In an interview with Sarah Blake for the Chicago Review of Books to mark the publication of Semiautomatic, Shockley says: ‘My aesthetics – including this openness to both formal patterns and formal unpredictability – ask a lot of readers, who must be willing to imagine freedom within apparent constraint and to look for structure where there appears to be none’.[8] The idea of ‘freedom’ within ‘constraint’ is a powerfully resonant one for readers of Spenser and Early Modern poetry more generally (expressed most memorably, perhaps, in Milton’s note on the verse of Paradise Lost). Shockley goes on to describe the work of reading through and across history (in its different forms) as a process that works ‘like metaphors: the poet points to a similarity between things that are in other ways different. The power of a metaphor is sometimes felt in the shock of seeing a like-ness that was previously obscured by more readily apparent distinctions. I’m interested in the ideas that present themselves for consideration in the moment of uncovering that like-ness, while creating a poem, and in the moment of encountering it while reading a poem.’ To read Shockley with Spenser is to look for those moments of ‘like-ness’ as well as those of difference or ‘distinction’ (to use Shockley’s word).

 

I want to turn now to another poem from Shockley’s 2017 collection: ‘the way we live now’, which is again historically ‘grounded’ in relation to forms of the past, notably (though by no means exclusively) rhyme royal and its close relative, the Spenserian stanza.[9] The poem mixes pentameter (and tetrameter) lines with alexandrines and its rhyme scheme (ABABBCC) abbreviates and compresses that of The Faerie Queene stanza (ABABBCBCC), which Spenser derived from Chaucerian rhyme royal (a form he uses in ‘Hymn of Heavenly Beauty’). We might ask what it means for Shockley to choose to engage with historical forms that both her poem itself and the wider critical tradition so clearly show to be complicit in colonialism, violence and racial oppression. In the introduction to Renegade Poetics Shockley argues that the politics of form resist narrow identification with particular racial, historical, sexual, political or social identities, but rather provide a means of ‘negotiation’ between such forces (‘in the context of a racist society’). She sets out a powerful case for not a singular “black aesthetic” but for a plural “black aesthetics” – ‘a multifarious, contingent, non-delimited complex of strategies that African American writers may use to negotiate gaps or conflicts between their artistic goals and the operation of race in the production, dissemination and reception of their writing.’[10] Rhyme is a particularly rich site for thinking about the process of negotiation that Shockley’s own “black aesthetics” might involve, bringing with it echoes of the past and existing always in relation to another moment. Shockley’s distinctive use of punctuation – repeatedly employing a double colon (as in her title) as a signifier of a particular kind of simultaneity – also bears upon the poem’s modified use of the Spenserian stanza. George Puttenham reminds us that ‘plaine and distinct’ speech depends upon regular pauses (in the form of either a comma, a colon, or a period), requiring ‘some space betwixt them with intermission of sound, to th’end they may not huddle one vpon another so rudly & so fast that th’eare may not perceiue their difference.’[11] Shockley’s double colon, borrowed from the discipline of logic, serves in the poem as both a break, a caesura, a moment of separation or distinctness, and also a bringing together, a point of connection, an assertion of ‘like-ness’.[12]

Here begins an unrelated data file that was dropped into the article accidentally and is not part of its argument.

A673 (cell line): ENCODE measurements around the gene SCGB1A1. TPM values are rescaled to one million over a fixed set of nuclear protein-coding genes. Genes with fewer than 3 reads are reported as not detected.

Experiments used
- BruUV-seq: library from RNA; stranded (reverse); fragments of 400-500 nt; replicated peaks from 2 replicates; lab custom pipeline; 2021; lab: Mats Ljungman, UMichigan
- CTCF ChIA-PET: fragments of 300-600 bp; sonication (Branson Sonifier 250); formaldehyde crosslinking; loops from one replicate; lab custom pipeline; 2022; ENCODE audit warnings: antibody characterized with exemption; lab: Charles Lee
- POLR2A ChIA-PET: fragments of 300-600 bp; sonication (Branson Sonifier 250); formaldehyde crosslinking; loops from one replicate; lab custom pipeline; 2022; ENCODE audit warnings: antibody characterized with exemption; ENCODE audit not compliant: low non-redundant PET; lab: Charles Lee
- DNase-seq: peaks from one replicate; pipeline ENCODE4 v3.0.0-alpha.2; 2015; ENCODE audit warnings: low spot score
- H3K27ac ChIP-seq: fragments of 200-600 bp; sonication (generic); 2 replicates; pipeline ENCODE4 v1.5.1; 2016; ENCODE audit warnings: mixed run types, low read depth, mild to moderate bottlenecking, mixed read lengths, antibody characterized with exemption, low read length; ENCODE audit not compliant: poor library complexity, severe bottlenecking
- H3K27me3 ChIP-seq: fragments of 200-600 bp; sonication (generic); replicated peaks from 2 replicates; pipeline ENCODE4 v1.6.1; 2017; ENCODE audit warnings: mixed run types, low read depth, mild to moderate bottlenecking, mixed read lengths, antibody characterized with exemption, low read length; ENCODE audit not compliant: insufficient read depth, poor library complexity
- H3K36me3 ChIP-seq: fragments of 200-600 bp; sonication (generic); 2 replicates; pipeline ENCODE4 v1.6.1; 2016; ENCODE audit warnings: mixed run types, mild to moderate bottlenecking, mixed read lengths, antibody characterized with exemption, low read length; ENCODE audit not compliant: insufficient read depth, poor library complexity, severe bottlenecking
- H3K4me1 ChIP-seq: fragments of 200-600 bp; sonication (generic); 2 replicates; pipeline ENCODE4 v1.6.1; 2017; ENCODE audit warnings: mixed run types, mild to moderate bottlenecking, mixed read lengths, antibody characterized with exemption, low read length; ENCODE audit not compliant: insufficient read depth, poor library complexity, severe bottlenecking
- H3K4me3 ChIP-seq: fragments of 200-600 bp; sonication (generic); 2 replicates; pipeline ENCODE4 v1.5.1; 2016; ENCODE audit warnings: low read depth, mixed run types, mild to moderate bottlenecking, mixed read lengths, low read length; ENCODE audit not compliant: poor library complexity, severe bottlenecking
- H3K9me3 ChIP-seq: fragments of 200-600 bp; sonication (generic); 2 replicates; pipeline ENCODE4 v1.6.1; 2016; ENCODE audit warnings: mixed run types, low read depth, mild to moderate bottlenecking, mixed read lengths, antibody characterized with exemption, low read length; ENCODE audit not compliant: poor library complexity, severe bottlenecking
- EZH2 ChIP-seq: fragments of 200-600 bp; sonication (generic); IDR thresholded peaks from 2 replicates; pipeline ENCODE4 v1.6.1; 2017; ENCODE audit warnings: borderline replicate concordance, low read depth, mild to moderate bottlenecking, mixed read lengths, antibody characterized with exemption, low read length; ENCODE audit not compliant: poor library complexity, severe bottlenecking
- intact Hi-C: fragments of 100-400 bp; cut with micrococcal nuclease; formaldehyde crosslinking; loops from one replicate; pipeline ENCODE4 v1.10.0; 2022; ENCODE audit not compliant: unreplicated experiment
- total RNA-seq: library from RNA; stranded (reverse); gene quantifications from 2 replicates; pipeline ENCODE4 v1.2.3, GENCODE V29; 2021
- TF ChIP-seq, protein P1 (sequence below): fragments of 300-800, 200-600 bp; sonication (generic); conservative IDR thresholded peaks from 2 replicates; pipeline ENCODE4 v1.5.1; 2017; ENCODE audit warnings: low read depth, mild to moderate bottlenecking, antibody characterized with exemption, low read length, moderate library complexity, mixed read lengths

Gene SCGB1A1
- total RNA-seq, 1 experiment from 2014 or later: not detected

the way we live now::

 

            when the cultivators of corpses are busy seeding

plague across vast acres of the land, choking schools

            and churches in the motley toxins of grief, breeding

virile shoots of violence so soon verdant even fools

            fear to treat in their wake :: when all known tools

of resistance are clutched in the hands of the vile

            like a wilting bouquet, cut from their roots, while

 

the disempowered slice smiles across their own faces

            and hide the wet knives in writhing thickets of hair

for future use :: when breathing in the ashen traces

            of dreams deferred, the detonator’s ticking a queer